This is why I don’t want Superman to become angry and full of doubt as a character. I don’t want him to perpetually brood in his angst, or constantly question his place in our world. And I definitely don’t want him to be so consistently preoccupied with why we might fear and/or not appreciate him.
I don’t want him to care about any of that. I just want him to help. I want him to just want to help. I want that to be enough for him. Because that’s the ideal... the ideal for all of us:
Help out. Do your best to make things better because it’s the right thing to do, and not worry about getting the credit and/or what it all means for you. Get over yourself; it’s not about you.
This should be the goal, for all of us always, when dealing with other people at low points or just flat out in need. And yea, we’re barely going to hit it and, even when we do, it will rarely be flush. But the solution to that should absolutely never be to lower the bar to match our own resignations about ourselves; it should be to try harder.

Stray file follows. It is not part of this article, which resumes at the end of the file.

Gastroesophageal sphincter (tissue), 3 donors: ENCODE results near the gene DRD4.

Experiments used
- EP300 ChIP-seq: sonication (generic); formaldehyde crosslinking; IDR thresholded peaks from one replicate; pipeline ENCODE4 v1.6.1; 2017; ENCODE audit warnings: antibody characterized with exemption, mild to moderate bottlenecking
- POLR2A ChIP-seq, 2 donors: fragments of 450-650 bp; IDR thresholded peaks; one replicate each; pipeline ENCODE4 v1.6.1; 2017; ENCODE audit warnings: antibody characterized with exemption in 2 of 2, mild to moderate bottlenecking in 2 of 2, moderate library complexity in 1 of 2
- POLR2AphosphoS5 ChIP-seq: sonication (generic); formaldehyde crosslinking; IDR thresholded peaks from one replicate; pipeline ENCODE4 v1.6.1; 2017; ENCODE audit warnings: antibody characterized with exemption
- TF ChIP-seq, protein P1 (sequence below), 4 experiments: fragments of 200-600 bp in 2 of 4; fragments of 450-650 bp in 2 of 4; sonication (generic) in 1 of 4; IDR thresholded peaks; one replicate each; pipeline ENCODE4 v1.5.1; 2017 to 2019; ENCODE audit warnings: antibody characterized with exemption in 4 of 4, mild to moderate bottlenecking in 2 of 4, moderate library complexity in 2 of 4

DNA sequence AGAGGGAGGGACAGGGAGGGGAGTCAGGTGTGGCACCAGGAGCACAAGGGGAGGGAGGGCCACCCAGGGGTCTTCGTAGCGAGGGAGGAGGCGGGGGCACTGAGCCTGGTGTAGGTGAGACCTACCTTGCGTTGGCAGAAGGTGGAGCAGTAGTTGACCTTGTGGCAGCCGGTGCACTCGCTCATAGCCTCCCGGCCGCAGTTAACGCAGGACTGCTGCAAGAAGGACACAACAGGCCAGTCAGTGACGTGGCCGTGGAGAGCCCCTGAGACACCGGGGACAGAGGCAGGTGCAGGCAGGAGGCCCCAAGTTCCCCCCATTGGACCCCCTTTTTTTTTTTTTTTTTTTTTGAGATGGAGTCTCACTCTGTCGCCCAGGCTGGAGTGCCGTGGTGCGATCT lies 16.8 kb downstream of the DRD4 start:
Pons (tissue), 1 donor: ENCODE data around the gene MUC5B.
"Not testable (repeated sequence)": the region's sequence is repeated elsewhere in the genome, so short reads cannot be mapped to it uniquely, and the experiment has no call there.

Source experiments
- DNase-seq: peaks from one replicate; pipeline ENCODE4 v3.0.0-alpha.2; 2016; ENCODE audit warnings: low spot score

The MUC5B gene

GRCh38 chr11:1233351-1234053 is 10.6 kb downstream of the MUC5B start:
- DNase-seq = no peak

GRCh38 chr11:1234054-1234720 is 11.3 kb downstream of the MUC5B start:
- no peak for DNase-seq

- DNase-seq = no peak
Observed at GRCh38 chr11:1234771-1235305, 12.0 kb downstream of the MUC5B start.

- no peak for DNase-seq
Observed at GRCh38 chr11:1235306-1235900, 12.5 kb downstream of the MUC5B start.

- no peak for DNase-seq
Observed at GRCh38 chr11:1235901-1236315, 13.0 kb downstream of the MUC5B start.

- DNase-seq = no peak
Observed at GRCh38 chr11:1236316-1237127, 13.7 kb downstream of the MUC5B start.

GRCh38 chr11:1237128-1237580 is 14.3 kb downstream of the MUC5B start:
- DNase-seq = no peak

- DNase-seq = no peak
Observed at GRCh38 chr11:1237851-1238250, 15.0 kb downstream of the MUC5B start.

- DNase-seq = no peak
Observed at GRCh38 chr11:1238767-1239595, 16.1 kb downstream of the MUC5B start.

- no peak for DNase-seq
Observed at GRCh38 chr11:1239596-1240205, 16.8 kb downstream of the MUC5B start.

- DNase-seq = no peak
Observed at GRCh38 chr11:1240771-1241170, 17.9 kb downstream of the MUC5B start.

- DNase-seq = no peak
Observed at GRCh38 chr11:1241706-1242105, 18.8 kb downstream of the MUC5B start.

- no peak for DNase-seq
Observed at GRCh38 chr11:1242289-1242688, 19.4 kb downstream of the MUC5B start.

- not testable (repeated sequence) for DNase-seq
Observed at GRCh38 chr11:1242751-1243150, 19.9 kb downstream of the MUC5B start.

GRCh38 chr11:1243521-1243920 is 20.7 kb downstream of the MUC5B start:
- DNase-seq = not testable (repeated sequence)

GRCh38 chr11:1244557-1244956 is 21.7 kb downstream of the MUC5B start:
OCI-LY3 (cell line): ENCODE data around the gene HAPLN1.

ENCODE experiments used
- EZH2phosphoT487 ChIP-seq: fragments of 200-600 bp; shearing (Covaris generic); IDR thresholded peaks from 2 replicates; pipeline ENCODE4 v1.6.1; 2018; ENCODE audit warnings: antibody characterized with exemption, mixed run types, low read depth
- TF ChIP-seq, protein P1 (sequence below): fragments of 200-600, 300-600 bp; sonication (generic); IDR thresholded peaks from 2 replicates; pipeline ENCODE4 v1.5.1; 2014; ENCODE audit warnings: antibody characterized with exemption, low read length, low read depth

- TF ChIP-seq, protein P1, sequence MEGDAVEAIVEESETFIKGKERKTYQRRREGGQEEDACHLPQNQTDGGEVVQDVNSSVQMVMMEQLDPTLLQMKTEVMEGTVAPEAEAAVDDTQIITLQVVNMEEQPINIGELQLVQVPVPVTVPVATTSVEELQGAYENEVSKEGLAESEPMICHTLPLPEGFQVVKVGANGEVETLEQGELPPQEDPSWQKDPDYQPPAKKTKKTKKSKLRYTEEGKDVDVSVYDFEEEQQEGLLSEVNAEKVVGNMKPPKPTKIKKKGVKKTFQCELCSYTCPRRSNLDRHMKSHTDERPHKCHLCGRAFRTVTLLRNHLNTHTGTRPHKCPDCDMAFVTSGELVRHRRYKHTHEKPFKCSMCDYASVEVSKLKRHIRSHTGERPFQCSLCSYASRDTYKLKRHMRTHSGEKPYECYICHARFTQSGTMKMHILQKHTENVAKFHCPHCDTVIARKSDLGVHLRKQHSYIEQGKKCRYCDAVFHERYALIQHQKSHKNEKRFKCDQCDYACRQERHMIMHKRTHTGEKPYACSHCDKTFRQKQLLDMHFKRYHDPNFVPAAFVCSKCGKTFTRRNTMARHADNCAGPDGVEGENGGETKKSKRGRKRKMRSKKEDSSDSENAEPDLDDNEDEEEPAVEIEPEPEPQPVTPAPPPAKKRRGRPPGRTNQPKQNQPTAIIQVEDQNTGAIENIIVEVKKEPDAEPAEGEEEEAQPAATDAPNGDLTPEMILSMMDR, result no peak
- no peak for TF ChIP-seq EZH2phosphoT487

It should be to try. It should be to try to be the ideal - even if we only reach it for a moment, once in our lives, with just one other person. Superman needs to hold down that corner, so we can have our target. He should be right there, where he’s always been for us: Up in the sky, with a bright blue suit, flowing red cape, and a giant “S” on his chest for all to see. His presence in our personal and cultural psyche should make us aspire to fly up there with him.
He shouldn’t come down to us. We have enough people already on that particular case.